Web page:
South African Ponzi King banned for 30 years

The Financial Sector Conduct Authority (FSCA) has banned Craig Warriner, who ran the BHI Trust, from providing financial services to individuals and companies. 

Warriner used the BHI Trust to steal millions from his investors in a fraudulent scheme similar to what Bernie Madoff used to defraud clients.

In October last year, he handed himself over to police last week and appeared in the Palm Ridge Magistrates Court in Katlehong, where he represented himself.

Warriner’s marketing message to his elite clientele was that he was an expert day trader who focused on two stocks – BHP Billiton and Anglo American.

He claimed to “understand their price movements so well that he was guaranteed to make small profits daily, which were immediately banked”.

City Press reported that the investment scheme involved over 2,000 clients who invested over R3 billion.

It added that many investors trusted Warriner with their life savings, and many high-profile financial advisers placed large amounts into the scheme.

Initially, details about Warriner, BHI Trust, and the scheme were sketchy. He had no social media presence, and his company was not well-known publicly.

Warriner is a St Stithians private school old boy, which gave him access to many wealthy people and good connections. He leveraged this to get many fellow old boys and parents to invest in the BHI Trust.

What makes the situation particularly problematic is that it goes far further than only a group of people who have lost money.

Sasfin Securities’ David Shapiro explained that the case’s complexity means it will be difficult for those who have lost money to get it back.

Investors who have received distributions of any kind from Warriner over the last 15 years are also likely to have to give that money back.

Some investors claimed that the BHI Trust was registered with the FSCA along with many other asset management companies with funds in the Trust.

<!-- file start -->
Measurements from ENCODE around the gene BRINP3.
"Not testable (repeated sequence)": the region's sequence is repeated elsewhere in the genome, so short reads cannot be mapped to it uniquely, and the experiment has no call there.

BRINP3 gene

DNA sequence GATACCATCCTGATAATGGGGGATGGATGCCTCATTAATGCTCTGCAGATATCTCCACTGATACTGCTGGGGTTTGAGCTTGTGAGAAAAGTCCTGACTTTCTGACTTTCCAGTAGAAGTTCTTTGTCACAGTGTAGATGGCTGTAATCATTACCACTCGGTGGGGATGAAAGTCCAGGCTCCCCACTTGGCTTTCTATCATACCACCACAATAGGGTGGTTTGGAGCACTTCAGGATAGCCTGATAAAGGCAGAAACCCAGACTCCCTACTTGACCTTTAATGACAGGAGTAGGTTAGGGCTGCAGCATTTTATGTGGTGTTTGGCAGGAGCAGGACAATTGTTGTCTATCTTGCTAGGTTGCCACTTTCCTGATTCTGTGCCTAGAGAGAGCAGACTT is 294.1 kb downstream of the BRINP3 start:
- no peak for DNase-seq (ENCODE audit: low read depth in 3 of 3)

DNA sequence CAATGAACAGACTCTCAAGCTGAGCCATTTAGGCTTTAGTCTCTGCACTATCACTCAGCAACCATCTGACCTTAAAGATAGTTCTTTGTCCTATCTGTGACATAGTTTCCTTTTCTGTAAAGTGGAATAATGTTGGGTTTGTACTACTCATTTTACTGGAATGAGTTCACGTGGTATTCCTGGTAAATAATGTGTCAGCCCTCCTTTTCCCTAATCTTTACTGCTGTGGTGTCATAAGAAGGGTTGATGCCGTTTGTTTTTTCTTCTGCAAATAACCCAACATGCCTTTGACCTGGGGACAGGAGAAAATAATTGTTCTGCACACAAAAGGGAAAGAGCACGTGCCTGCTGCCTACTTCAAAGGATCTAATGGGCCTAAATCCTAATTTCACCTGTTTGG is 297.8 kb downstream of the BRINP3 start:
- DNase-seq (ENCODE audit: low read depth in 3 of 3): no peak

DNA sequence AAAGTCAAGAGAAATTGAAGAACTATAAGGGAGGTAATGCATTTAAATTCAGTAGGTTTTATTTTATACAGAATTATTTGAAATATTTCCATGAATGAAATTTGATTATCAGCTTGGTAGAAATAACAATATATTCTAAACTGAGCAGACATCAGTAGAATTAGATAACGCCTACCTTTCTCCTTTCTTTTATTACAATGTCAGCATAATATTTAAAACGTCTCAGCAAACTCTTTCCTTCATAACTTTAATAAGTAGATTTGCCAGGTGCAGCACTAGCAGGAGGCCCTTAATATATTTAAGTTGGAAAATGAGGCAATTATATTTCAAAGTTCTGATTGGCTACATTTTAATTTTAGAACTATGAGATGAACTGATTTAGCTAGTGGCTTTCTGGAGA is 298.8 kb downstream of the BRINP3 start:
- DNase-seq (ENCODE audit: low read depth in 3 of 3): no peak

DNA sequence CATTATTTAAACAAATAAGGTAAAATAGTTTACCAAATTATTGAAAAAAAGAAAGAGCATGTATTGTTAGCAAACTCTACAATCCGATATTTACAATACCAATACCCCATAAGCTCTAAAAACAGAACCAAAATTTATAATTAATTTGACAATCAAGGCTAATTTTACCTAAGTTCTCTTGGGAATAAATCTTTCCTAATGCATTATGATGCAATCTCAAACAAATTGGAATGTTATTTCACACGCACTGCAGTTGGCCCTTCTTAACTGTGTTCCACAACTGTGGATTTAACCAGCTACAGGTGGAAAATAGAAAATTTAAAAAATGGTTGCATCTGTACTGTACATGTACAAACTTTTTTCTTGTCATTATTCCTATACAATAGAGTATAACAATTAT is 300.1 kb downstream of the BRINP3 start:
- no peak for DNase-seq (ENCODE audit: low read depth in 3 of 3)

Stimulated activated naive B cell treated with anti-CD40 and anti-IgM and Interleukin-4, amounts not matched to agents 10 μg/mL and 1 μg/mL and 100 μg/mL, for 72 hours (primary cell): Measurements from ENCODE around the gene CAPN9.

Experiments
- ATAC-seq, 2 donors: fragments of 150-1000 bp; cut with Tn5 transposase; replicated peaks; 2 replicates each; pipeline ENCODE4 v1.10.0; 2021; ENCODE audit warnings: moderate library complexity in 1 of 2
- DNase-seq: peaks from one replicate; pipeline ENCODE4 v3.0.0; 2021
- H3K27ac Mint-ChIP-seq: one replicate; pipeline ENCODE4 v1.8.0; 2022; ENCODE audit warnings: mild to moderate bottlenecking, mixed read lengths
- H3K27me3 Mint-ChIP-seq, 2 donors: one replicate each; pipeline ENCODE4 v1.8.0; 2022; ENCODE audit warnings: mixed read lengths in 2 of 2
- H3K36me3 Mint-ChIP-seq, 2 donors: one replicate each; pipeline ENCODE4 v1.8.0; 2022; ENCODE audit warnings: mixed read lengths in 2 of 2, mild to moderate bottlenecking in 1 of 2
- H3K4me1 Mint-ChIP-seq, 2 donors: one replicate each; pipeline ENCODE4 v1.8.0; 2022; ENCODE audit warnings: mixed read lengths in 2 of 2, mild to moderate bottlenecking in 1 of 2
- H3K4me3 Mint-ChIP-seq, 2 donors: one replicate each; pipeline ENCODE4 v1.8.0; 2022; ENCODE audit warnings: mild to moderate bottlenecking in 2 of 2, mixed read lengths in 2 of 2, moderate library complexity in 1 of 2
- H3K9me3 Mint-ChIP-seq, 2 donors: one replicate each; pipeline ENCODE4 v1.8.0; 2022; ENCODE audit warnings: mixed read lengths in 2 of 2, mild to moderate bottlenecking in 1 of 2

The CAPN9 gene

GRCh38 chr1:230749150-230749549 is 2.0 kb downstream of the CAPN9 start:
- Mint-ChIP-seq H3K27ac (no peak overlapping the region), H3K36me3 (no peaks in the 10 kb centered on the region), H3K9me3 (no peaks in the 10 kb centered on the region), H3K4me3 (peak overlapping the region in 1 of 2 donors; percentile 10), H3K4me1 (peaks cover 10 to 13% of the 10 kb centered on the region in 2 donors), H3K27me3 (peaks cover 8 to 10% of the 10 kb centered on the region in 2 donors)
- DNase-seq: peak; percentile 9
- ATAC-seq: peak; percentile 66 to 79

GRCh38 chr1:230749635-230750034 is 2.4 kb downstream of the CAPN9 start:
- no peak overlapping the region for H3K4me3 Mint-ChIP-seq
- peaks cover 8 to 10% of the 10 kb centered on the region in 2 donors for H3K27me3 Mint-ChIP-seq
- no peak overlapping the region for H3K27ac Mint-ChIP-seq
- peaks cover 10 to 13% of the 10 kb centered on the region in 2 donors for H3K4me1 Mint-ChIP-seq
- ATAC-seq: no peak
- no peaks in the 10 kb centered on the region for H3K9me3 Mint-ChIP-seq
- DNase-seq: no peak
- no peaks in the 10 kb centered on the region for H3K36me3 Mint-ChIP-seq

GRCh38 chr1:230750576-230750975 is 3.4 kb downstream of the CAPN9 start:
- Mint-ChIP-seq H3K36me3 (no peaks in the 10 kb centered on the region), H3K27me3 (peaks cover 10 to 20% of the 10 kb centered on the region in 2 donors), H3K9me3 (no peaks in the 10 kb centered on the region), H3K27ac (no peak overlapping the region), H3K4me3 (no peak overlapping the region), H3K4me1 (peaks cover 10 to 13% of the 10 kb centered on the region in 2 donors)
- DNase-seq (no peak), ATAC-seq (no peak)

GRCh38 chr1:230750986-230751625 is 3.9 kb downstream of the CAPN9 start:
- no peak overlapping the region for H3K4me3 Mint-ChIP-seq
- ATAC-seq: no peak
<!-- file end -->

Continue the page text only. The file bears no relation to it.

The investor’s funds were held in a JSE Trust Account with a JSE-registered broker, according to documentation seen by BizNews. 

However, the FSCA said in a statement at the time that neither BHI Trust nor Warriner are authorised as financial services providers or licensed as collective investment schemes managers.

It also said it is investigating other individuals linked to the scheme, and they weren’t licensed either.

Following an FSCA investigation of the conduct of the BHI Trust and Warriner from 7 February 2013 to 30 September 2023, the authority banned him from providing financial services.

The investigation found that BHI Trust and Warriner acted as discretionary Financial Services Providers (FSPs), exercising discretion in buying and selling securities on behalf of clients. 

They were, therefore, required to be authorised as a Category II FSP. They were not so authorised, the authority said. 

Therefore, the BHI Trust and Warriner contravened section 7(1) of the Financial Advisory and Intermediaries Service Act No. 37 of 2002 (FAIS Act). 

Moreover, Warriner, in his capacity as a trustee of the BHI Trust, rendered financial services to clients on behalf of the BHI Trust while it was not authorised as an FSP, therefore contravening section 13(1)(a) of the FAIS Act.

On 7 May 2024 the FSCA debarred Warriner for a period of 30 years. Warriner is prohibited from:

  • Providing, or being involved in the provision of, financial services;
  • Acting as a key person in a financial institution; 
  • Providing specified financial services to a financial institution, whether under outsourcing arrangements or otherwise.

The FSCA recommended that members of the public always check, using the authority’s database, whether an entity or individual is authorised by it to provide financial products. 


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